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Development of genetic tests
26.03.2021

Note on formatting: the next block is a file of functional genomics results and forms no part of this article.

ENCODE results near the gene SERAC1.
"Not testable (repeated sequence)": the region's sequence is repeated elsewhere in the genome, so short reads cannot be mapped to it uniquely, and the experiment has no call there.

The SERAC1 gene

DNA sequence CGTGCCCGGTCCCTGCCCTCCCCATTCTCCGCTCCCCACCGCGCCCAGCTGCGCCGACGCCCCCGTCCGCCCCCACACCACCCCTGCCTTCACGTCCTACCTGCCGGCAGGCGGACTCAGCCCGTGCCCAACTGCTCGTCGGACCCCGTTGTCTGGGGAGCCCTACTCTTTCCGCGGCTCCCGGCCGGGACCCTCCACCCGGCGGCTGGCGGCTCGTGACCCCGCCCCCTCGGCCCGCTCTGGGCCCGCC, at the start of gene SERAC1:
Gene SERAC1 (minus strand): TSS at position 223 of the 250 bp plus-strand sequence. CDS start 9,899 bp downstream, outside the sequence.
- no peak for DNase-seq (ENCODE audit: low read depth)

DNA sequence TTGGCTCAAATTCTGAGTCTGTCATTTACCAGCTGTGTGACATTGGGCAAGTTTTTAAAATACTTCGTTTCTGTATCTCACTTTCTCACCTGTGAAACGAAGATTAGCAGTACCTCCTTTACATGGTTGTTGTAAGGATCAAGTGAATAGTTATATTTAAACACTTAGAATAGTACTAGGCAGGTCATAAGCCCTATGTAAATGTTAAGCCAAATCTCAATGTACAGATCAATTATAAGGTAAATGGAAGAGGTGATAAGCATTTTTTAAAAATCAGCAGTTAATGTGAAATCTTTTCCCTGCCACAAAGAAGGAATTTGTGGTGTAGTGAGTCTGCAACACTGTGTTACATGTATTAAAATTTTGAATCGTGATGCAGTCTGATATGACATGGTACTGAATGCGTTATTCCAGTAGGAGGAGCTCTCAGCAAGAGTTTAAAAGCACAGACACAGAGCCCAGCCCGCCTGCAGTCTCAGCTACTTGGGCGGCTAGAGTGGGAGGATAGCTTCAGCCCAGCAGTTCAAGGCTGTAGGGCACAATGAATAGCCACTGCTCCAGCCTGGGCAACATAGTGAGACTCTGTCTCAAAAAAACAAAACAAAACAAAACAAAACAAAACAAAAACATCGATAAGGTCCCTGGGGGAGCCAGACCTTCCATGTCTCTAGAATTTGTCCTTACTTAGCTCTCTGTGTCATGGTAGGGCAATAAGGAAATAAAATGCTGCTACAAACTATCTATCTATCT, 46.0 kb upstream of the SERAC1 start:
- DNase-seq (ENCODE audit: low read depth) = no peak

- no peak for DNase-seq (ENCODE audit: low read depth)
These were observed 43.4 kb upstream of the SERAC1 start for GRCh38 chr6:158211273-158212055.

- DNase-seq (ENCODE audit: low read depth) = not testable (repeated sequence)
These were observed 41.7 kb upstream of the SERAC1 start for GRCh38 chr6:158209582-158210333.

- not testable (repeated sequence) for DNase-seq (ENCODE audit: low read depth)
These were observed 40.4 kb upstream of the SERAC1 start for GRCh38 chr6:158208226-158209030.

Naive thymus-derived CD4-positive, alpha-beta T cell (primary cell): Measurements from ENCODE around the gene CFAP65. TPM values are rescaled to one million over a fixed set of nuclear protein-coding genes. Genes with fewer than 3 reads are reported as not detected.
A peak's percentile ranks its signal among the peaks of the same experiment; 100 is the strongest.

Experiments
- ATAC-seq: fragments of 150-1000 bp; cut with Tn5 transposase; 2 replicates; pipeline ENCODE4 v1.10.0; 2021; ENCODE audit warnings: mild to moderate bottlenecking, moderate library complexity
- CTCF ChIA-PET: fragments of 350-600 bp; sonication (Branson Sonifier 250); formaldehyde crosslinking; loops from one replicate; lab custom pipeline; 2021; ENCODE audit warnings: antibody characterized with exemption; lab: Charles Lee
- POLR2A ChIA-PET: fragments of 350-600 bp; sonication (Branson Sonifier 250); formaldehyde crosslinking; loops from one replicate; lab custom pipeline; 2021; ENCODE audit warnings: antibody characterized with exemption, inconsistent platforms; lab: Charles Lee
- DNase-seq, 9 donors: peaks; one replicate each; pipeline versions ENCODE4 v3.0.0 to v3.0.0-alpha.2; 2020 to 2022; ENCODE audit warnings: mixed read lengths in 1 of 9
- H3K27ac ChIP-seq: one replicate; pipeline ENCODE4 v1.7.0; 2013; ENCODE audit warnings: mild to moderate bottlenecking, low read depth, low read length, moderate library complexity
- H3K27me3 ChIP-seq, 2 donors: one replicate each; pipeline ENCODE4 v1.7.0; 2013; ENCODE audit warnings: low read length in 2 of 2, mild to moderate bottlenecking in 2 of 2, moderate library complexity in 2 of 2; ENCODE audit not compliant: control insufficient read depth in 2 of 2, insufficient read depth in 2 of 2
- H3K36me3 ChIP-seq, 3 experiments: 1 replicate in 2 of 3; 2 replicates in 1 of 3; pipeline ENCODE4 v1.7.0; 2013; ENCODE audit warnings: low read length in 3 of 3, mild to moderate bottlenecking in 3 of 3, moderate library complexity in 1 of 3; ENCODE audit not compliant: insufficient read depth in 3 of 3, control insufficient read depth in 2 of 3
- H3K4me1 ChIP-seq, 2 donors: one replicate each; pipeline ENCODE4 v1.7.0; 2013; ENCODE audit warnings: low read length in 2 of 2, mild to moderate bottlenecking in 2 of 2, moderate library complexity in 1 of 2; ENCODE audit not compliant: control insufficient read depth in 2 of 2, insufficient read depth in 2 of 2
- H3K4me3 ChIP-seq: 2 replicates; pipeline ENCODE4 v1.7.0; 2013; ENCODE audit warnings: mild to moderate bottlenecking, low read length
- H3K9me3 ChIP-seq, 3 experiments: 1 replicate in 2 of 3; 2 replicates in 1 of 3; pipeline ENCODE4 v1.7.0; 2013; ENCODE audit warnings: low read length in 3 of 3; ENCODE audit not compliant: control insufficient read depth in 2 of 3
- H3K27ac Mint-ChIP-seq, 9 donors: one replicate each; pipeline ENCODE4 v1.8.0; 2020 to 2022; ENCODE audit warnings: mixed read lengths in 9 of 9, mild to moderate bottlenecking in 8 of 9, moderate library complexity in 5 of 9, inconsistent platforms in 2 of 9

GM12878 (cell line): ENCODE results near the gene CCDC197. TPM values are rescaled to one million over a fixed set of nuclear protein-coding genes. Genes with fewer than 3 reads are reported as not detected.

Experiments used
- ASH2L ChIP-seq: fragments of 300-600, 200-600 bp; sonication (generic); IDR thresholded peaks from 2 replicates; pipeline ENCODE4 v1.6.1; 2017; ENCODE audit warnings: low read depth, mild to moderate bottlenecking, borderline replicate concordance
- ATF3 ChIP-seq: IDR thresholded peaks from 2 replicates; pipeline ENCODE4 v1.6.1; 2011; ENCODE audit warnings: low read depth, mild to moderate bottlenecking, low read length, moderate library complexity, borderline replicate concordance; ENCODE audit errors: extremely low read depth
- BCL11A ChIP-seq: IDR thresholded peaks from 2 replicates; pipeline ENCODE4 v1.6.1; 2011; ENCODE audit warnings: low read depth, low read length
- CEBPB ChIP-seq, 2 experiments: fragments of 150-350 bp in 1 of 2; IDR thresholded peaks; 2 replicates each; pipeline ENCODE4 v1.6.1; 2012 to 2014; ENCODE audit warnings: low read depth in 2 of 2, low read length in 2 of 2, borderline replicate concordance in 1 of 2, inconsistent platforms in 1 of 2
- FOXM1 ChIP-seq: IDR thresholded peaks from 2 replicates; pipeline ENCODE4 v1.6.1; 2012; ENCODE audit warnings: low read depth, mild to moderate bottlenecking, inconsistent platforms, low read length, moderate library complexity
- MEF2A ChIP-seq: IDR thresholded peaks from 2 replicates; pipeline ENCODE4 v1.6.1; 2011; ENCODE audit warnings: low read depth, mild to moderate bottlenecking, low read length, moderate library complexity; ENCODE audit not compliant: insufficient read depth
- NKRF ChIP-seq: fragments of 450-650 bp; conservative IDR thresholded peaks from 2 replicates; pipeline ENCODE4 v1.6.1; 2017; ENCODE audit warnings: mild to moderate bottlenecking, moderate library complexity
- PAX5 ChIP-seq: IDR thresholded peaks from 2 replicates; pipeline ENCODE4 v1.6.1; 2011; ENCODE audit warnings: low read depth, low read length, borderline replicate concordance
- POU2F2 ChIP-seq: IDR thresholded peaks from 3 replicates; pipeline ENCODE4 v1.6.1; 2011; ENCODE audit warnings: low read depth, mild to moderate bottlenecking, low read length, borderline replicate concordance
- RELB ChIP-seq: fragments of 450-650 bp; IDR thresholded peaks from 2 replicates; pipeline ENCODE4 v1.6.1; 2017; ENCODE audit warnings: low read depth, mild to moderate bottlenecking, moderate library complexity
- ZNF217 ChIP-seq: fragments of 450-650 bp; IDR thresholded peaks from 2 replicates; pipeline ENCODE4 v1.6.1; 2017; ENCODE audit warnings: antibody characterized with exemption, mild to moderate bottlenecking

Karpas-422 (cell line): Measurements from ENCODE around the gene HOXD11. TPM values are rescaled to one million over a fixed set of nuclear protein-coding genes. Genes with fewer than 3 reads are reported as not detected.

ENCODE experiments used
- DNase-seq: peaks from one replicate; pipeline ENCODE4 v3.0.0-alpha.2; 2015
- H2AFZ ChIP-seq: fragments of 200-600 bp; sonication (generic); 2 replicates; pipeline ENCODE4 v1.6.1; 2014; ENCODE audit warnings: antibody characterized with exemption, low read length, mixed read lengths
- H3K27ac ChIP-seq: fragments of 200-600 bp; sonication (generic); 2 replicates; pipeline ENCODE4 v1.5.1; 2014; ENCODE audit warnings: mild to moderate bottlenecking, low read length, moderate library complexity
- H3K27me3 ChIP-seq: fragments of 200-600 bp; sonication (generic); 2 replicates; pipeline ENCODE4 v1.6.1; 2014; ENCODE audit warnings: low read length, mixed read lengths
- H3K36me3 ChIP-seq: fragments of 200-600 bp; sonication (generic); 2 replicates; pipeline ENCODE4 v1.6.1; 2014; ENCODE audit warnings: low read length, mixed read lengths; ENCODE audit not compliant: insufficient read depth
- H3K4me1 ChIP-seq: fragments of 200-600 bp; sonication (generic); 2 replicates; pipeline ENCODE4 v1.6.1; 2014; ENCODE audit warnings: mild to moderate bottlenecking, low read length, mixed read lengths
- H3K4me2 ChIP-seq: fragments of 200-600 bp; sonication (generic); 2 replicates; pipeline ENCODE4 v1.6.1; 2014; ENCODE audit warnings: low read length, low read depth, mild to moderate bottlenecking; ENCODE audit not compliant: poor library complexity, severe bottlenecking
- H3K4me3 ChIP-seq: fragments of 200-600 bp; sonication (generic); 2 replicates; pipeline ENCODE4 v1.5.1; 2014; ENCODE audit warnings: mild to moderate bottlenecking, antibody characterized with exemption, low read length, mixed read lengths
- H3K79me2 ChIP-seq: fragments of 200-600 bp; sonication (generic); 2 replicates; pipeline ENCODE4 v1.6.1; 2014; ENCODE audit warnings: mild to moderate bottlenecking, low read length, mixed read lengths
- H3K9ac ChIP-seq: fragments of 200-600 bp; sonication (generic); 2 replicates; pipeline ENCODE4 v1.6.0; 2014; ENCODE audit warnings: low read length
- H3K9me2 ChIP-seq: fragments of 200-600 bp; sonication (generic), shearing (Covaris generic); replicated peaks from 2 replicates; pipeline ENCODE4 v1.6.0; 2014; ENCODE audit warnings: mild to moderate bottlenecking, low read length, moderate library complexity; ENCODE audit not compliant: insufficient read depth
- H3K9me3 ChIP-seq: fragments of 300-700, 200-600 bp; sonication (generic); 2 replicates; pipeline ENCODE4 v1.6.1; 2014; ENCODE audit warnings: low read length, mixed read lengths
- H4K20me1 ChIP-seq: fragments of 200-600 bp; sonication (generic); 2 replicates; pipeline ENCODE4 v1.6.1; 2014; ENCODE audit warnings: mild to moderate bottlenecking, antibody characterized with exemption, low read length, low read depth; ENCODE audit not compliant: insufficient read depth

Detecting new mutations and developing genetic tests is one of the first steps in controlling hereditary diseases in a dog population. Genetic tests allow us to avoid hereditary diseases with planned mating and even eradicate them through their informed use.   The development of a genetic test is done in several stages. Cooperation of breeders, veterinarians and researchers is essential for the development of a genetic test. Dog breeders can best track whether a problem that occurs in the dog line is hereditary. Most genetic diseases discovered in dogs to date are inherited autosomal recessively, in which both copies of the same gene must be defective for the genetic disease to develop - a copy received from the mother and a copy received from the father. You can read more about the mode of inheritance of genetic diseases HERE. It is very important for breeders to work with veterinarians, who can accurately describe the symptoms, link them to certain conditions and publish them in scientific journals. Thus, it often happens that several articles with symptoms of a genetic disease have been published before the development of the genetic test. In addition to the mode of inheritance and symptoms, it is also very important to know when the first signs of a genetic disease appear. Is it a genetic disease that occurs during embryonic development, immediately after birth, in the first year of life, or is it a late-onset disease.     When it is clear from the scientific publications or observations of breeders that certain symptoms are present due to a genetic disease, researchers search the entire genome and try to find causative mutation with the help of the latest genetic techniques. Mutations are permanent inherited changes in the genome caused by various factors called mutagens. Under the term mutation we often imagine something that is harmful to the individual, but this is not the case. Mutations can also be beneficial as they can give some individuals a new trait that improves their quality of life. For example, a mutation in hair length allows some breeds of dogs to live a better-quality life in cold conditions. Mutations that are beneficial to an individual are often preserved in nature. In the case of genetic diseases, we are talking about mutations that are harmful therefore we try to avoid them by correct breeding plans.   Detecting mutations alone can be quite time consuming, as research can take years. Mutations are sought throughout the dog’s genome, which is about 2.5 billion bases long. Genetic diseases can be monogenic, where the mutation is present in only one gene, or they can be polygenic, where several genes are involved in the development of a genetic disease. At the time of writing, more than 300 mutations associated with genetic diseases and traits of dogs are known. Most of known genetic diseases are monogenic, as much more studies and knowledge of the function of individual genes are needed to understand the functioning of polygenetic diseases.   When a new mutation for a particular genetic disease is known and well described, an article in scientific journal is published. The publication of the article is followed by the development of a genetic test that will be available to the general public.